Jan. 29 (Bloomberg) -- Goldman Sachs Group Inc. gave Chairman and Chief Executive Officer Lloyd Blankfein a $12.6 million stock bonus for 2010, an increase from $9 million in restricted stock a year earlier.
Blankfein, 56, received 78,111 shares on Jan. 26, according to a filing yesterday with the U.S. Securities and Exchange Commission. At the closing price of $161.31 that day, the shares would be valued at $12.6 million. New York-based Goldman Sachs also raised Blankfein’s base salary to $2 million this year from $600,000, according to a separate filing.
Goldman Sachs, the fifth-largest U.S. bank by assets, reported 2010 earnings dropped 38 percent from a record in 2009 as revenue from trading stocks and bonds fell from an all-time high. The firm set aside 39 percent of revenue to pay employees in 2010, up from 36 percent in 2009, the lowest ratio ever.
Chief Financial Officer David Viniar, President Gary Cohn, and Vice Chairmen J. Michael Evans and John S. Weinberg each also received 78,111 restricted shares, according to separate filings. For 2009, Blankfein was awarded 58,381 restricted stock units, the amount given to those four deputies.
The firm also raised the base salary for those four executives to $1.85 million each, according to the filing. Each had been paid $600,000 previously.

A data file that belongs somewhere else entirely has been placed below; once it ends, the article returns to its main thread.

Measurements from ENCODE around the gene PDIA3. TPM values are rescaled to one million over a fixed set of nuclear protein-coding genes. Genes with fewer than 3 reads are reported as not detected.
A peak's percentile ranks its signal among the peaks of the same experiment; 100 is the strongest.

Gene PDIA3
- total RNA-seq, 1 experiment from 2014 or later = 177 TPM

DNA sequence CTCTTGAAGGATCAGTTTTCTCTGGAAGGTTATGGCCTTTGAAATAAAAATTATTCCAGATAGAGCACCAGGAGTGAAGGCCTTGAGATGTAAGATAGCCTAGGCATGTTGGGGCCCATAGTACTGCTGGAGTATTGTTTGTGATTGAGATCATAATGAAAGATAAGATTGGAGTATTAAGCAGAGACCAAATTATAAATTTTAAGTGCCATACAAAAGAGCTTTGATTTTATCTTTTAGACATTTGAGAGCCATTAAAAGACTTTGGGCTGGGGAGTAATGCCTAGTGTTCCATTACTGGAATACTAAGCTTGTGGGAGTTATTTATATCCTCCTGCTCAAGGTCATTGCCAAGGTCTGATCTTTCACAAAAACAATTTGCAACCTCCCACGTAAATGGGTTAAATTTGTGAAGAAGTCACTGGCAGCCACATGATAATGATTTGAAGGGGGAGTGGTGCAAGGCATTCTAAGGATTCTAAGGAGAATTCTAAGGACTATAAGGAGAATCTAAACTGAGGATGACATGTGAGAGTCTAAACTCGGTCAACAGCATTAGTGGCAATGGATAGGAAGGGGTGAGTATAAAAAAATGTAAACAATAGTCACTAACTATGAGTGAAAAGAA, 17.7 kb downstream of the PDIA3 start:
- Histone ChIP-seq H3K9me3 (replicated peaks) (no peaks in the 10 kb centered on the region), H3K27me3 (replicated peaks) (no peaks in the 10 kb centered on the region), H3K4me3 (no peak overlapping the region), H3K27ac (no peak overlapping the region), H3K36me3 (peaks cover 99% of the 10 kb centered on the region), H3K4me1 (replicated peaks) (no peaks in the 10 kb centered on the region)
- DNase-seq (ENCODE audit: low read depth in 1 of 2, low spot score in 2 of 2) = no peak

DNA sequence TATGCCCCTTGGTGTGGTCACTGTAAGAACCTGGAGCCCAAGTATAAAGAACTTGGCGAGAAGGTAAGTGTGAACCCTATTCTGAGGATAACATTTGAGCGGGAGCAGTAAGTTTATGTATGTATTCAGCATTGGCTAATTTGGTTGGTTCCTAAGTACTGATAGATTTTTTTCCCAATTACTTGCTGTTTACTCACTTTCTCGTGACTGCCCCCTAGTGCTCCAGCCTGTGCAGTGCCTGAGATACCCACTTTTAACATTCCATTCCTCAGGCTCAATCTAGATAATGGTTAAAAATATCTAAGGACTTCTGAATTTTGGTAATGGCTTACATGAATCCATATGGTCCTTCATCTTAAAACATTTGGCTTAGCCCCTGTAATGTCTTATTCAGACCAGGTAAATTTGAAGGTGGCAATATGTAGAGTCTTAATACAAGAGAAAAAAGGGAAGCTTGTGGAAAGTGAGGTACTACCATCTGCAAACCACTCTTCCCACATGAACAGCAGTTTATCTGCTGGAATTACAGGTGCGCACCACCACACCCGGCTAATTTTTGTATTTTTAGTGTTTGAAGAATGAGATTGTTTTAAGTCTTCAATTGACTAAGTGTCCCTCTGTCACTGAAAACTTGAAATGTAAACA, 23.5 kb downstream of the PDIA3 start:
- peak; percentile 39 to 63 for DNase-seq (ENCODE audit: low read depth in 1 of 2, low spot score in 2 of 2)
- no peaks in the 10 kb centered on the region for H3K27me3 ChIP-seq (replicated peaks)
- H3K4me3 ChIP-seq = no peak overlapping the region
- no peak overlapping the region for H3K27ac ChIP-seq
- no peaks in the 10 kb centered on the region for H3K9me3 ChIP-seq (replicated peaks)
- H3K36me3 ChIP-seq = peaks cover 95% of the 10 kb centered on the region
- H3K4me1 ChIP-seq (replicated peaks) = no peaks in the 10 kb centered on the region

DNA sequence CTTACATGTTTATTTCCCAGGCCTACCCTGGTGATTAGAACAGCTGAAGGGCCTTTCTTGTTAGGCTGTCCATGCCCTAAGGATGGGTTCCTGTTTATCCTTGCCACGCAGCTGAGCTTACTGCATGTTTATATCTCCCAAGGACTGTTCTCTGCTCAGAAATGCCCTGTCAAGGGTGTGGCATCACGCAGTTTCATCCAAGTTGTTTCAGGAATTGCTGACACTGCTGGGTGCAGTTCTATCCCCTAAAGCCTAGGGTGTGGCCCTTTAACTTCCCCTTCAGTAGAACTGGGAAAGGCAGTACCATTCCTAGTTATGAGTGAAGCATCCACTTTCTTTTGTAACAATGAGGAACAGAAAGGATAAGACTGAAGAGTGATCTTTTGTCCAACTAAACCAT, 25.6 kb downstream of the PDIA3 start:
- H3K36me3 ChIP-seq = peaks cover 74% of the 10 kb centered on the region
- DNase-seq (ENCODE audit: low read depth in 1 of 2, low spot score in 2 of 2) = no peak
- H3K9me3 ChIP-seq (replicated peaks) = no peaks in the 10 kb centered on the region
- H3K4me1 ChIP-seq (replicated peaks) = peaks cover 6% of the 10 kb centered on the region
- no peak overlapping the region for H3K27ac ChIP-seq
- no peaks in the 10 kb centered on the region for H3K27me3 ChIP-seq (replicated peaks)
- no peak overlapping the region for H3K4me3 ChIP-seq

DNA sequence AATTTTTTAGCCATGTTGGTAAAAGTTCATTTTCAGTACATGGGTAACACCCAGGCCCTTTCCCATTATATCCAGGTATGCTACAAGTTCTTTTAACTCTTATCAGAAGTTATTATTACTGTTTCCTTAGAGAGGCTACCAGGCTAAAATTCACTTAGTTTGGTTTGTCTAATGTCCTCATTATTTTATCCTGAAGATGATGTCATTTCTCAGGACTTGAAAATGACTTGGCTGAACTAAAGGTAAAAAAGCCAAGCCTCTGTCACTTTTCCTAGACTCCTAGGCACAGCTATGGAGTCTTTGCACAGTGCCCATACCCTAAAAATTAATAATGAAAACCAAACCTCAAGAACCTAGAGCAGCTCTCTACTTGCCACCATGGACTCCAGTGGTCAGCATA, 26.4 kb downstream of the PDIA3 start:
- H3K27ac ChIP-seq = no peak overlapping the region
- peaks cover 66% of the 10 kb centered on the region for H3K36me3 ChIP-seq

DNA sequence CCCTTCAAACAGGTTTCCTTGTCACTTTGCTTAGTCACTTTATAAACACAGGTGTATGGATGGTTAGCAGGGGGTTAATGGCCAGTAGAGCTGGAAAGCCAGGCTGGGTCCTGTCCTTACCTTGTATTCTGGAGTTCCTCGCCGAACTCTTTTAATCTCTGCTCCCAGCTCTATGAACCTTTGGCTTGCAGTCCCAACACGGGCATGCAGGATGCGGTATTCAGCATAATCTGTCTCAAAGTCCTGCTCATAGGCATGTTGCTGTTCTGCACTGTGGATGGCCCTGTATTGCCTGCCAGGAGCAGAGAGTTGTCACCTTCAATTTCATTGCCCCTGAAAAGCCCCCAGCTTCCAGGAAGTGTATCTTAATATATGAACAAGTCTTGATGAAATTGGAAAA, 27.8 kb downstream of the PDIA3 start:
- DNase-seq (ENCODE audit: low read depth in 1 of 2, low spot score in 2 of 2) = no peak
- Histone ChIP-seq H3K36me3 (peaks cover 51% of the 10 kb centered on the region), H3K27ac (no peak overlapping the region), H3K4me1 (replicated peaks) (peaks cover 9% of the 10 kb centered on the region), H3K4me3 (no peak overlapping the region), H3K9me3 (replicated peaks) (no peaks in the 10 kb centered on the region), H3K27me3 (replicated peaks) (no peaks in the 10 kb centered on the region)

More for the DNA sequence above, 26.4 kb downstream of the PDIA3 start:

Banks have been raising base salaries in response to increased pressure from regulators on bonuses. Regulators including the Federal Deposit Insurance Corp., the Federal Reserve and the Securities and Exchange Commission are drafting rules on pay meant to limit practices considered risky.
Citigroup Inc. boosted CEO Vikram Pandit’s base salary to $1.75 million from $1 after the bank’s first profit for a year under his watch. James Gorman, Morgan Stanley’s top executive since last January, was awarded deferred stock and options valued at about $7.4 million for his 2010 performance.
Blankfein’s latest bonus falls far short of the Wall Street record that he set with his $67.9 million bonus in 2007. The shares vest over three years and can’t be sold for five years.
Michael Sherwood, co-CEO of Goldman Sachs International in London, received 89,270 shares, worth $14.4 million. Gregory Palm and Esta Stecher, the firm’s general counsels, each received 38,684 shares, worth $6.24 million.
The filings don’t include any cash bonuses. Blankfein didn’t receive cash bonuses for 2009 and 2008, after getting about $27 million in cash bonuses for each of 2007 and 2006. Stephen Cohen, a spokesman for the firm, declined to comment.
To contact the editor responsible for this story: David Scheer at firstname.lastname@example.org.